Pioneering pioneer of the North American punk scene, Dead Kennedys drummer DH Peligro has died aged 63

Dead Kennedys drummer and North American punk rock legend DH Peligro has died of a head injury after a fall in his Los Angeles home. He was 63 years old.

On Instagram, his bandmates wrote, “Dead Kennedys drummer DH Peligro (Darren Henley) passed away at his Los Angeles home yesterday, October 28. Police at the scene say he died of complications from head trauma caused by an accidental fall.

Peligro joined the Dead Kennedys after their debut album Fresh Fruit For Rotting Vegetables. He would go on to play on the albums that made the DK’s one of the biggest bands in the first wave North American punk scene, including Plastic surgery disasters and frankenchrist.

Video of Dead Kennedys studio recordings

Peligro will join East Bay Ray and Klaus Flouride from the band after they started playing together again after a nasty split with singer Jello Biafra.

The Dead Kennedys had deep ties to Vancouver through the group’s friendship with West Coast legends like DOA and the Subhumans. These two Vancouver artists would appear on the infamous Let Them Eat Jellybeans compilation released by Biafran-run label Alternative Tentacles.

Peligro was one of those rare punk drummers who hit hard but also swinged, groove being just as important to him as power. Born in St. Louis, he started playing drums as a child, eventually falling in love with rock bands like Black Sabbath and KISS. After moving to San Francisco, he joined SSI, eventually catching the attention of Biafra who enlisted him after original drummer Bruce Slesinger left in 1981.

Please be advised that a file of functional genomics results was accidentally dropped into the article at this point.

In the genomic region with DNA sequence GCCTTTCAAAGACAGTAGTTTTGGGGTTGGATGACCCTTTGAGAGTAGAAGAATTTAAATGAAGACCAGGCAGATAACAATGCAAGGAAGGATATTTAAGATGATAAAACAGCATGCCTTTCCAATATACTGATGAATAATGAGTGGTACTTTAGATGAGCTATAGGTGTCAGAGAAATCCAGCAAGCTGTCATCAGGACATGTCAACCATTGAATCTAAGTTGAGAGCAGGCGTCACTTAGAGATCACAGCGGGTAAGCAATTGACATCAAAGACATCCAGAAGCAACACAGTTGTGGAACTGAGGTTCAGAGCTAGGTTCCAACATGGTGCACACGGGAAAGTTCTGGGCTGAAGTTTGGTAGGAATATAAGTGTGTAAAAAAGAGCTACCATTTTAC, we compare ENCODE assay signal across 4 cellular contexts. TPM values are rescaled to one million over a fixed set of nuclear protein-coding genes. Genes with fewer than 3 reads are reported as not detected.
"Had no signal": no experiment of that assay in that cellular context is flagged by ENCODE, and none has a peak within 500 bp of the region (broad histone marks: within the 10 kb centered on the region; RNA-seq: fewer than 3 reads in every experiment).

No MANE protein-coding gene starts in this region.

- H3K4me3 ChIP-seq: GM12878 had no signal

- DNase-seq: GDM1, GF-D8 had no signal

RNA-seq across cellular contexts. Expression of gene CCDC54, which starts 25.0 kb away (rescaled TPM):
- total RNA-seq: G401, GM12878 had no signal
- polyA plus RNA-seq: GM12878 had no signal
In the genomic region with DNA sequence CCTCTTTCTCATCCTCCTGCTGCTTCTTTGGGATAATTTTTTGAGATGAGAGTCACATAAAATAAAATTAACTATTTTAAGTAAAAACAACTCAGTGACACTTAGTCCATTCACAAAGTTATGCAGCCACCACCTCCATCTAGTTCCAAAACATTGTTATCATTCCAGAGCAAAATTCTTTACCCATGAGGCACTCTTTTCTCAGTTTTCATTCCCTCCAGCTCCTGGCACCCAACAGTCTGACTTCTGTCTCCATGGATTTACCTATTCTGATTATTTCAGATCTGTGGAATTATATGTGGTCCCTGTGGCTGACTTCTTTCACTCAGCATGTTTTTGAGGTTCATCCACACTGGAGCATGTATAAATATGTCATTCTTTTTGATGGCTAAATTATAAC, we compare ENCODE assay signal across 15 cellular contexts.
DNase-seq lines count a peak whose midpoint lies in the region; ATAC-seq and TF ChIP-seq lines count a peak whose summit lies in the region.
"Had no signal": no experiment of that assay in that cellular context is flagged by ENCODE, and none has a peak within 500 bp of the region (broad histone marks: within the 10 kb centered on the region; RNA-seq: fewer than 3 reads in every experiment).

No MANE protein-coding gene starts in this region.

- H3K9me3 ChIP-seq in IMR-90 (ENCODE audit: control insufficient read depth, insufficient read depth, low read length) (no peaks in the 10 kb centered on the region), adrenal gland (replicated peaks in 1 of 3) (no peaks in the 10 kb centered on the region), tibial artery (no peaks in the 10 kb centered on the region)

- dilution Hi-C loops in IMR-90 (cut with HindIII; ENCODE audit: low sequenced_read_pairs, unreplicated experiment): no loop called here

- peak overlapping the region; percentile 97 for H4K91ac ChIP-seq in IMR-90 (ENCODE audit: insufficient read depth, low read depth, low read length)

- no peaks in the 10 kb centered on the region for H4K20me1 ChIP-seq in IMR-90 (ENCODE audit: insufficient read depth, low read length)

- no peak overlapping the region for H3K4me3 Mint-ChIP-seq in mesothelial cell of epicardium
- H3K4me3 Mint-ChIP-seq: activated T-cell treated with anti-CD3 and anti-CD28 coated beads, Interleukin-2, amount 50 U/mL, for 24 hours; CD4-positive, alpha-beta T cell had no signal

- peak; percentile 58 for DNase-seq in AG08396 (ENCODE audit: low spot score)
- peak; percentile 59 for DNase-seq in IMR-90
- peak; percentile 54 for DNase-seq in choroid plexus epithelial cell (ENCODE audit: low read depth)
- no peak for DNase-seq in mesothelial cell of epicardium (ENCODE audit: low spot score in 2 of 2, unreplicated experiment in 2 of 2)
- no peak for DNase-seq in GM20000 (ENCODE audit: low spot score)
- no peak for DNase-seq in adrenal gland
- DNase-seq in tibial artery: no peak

Peligro was briefly a member of the Red Hot Chili Peppers, contributing songs that culminated in the band’s 1989 breakthrough. Breastmilk.

In recent years, in addition to touring with the reunited DK sans Biafra, the drummer has collaborated with Moby, played with projects such as the Hellions and the legendary group Roky Erickson Aliens.

He has also released three albums with his own band Peligro.

One of the first African American musicians to break down color barriers in the North American punk scene, he also appeared in the 2003 documentary Afro Punk.

Here’s what his peers are saying about him.


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